How well do you remember 2003? It was the year that 13 people were killed and 57 hurt when a porch collapsed in Lincoln Park. R.E.M. played the United Center. And in one of the most Mayor Daley events in Mayor Daley history, Mayor Daley ordered a team of bulldozers to destroy Meigs Field airport in the middle of the night.
It was also the year that Apple (then called Apple Computer) opened its flagship store at 679 North Michigan Avenue. One of very few remaining Apple Stores with an Apple logo as a window, and not an illuminated sign.
I missed the June opening because Tribune had not yet moved me from from paint warehouse loft in Houston to a proper urban penthouse in The Loop. But I was there soon after, and in the Barnes & Noble cafe across the street this blog was born.
Back then the eMac was still a thing. So was the PowerBook. Both flew out the door like proverbial hotcakes from the store where three years later, the first Product (RED) iPod nanos would be sold and Oprah and Bono were famously photographed sharing iPod earbuds (see the picture here), but nobody could get close enough to ask what was on the playlist.
Soon the Apple Store that was the height of Steve Jobs’ retail aesthetic will be no more. The post-Jobs Apple is busy right now building a magnificent new semi-underground shopping experience a few blocks south. And right now the best guess is that the old Apple Store, and everything else on the western half of the block, will be bulldozed to make way for something grander. Better. Taller.
Until then, wallow in the press release below. Apple sent it out in 2003, touting the magnificence of the new Apple Store. Think about how primitive your computer was back then. And wonder why we never got the internet cafe that Apple promised us.
Apple to Open High Profile Retail Store on North Michigan Avenue in Chicago
CHICAGO—June 26, 2003— Apple® will open its first high profile retail store in downtown Chicago, at 679 North Michigan Avenue, tomorrow night at 6:00 p.m. CDT.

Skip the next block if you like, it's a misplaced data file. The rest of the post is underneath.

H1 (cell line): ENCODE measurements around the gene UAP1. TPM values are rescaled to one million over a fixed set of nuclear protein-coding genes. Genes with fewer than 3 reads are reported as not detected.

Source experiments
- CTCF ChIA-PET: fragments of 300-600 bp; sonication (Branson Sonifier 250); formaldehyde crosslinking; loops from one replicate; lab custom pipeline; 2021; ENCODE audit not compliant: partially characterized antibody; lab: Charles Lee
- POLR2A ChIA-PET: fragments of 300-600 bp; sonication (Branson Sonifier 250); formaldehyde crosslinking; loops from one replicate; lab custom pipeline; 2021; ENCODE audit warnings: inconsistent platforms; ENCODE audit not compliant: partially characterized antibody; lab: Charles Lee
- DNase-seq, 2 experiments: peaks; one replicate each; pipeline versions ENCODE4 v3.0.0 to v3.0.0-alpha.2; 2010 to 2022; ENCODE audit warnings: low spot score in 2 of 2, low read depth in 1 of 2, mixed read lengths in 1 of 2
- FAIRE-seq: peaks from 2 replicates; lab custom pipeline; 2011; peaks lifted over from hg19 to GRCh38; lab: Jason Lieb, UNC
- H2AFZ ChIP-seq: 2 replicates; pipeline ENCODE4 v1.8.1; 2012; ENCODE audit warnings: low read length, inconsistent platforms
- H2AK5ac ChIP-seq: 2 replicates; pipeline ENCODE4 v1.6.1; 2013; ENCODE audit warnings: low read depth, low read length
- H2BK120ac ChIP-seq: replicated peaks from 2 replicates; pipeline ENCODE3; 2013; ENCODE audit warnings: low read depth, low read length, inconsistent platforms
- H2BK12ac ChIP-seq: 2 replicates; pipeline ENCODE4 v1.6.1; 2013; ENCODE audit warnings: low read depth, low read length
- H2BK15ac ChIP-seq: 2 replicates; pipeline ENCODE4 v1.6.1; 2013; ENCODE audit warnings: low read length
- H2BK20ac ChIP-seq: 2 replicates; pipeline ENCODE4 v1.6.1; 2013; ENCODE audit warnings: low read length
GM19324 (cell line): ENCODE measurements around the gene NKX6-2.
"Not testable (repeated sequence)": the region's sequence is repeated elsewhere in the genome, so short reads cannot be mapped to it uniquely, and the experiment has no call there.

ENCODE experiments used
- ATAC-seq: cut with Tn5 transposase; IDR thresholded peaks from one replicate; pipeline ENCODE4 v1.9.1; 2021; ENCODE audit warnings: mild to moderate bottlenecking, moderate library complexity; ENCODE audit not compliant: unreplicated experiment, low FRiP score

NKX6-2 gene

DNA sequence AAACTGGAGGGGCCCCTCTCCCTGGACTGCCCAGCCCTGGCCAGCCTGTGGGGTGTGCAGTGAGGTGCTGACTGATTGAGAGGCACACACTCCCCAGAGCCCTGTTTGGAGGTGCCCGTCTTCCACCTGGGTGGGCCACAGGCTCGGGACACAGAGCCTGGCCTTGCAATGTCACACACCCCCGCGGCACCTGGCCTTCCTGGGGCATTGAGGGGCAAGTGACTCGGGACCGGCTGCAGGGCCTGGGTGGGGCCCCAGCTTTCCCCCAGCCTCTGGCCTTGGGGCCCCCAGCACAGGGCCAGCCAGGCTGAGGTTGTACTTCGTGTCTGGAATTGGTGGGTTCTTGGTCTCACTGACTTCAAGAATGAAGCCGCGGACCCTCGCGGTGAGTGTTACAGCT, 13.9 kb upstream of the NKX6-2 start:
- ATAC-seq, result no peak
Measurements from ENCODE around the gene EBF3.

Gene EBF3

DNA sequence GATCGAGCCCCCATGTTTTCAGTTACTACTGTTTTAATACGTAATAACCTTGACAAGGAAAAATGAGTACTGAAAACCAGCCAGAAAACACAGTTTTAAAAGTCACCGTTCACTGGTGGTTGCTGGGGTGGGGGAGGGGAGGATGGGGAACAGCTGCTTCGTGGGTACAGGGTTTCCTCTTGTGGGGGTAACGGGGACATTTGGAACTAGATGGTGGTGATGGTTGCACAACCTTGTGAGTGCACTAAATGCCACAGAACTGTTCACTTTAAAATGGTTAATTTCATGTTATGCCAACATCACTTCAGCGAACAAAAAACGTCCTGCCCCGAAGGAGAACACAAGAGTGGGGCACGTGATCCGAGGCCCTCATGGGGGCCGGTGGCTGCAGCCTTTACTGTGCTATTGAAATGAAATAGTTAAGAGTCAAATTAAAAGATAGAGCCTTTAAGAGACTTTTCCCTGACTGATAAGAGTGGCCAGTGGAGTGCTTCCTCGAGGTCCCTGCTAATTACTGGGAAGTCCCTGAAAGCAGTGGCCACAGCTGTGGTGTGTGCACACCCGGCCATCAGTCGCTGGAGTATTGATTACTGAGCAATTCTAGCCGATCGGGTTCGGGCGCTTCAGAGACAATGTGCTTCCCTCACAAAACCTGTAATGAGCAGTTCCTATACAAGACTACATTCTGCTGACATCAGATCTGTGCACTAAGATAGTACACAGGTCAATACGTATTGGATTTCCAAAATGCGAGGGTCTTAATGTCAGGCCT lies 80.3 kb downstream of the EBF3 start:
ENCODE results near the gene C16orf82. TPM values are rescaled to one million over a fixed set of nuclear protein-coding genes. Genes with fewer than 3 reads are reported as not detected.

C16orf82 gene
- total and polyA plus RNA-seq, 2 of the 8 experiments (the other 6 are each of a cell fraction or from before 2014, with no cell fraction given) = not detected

“In just two years Apple has changed the face of computer retailing and we are now bringing that experience to one of the best shopping streets in the U.S.—North Michigan Avenue in Chicago,” said Steve Jobs, Apple’s CEO.
The Apple Store North Michigan Avenue will feature:
- an Internet cafe where visitors can check email and use Apple’s new iChat™ AV and iSight™ digital video cameras to video conference with friends and family;
- a class Studio that overlooks an eco-friendly greenroof garden;
- a forty-foot long Genius Bar, one of the most popular sections of Apple retail stores, where anyone can ask the Mac® “Genius” questions, connect to the Mac community or receive service;
- more than 300 customer events every month including new “Genius Bar Unplugged” technical sessions taught at the Genius Bar and a Studio Series of hands-on classes*;
- “solution centers” for music, photography and movies, where visitors can learn about the latest Apple solutions for digital photography, music and movies including the iTunes® Music Store and ultra-portable iPods;
- an expanded kids section with seven computer stations connected to the Internet;
- a software section with hundreds of software titles for the Mac; and
- a 48-seat theater, where customers can watch demonstrations of Apple’s latest innovations, take classes and attend “Made on a Mac” events.
Apple opened its first retail store in May 2001 and currently has 58 stores in 26 states in the U.S. Since Apple opened its first retail store in May 2001, Apple retail stores have hosted more than 17 million visitors.
At the Apple store, knowledgeable sales people are available to help customers learn about the revolutionary iTunes Music Store and new ultra-portable iPods. The hands-on Apple store experience provides visitors access to the latest Mac computer systems including the 12-inch and 17-inch PowerBook® G4 notebooks, iMac® and eMac™ running innovative digital lifestyle applications like iPhoto™, iDVD™, iTunes and iMovie™, as well as Mac® OS X, Apple’s revolutionary new operating system.
Apple ignited the personal computer revolution in the 1970s with the Apple II and reinvented the personal computer in the 1980s with the Macintosh. Apple is committed to bringing the best personal computing experience to students, educators, creative professionals and consumers around the world through its innovative hardware, software and Internet offerings.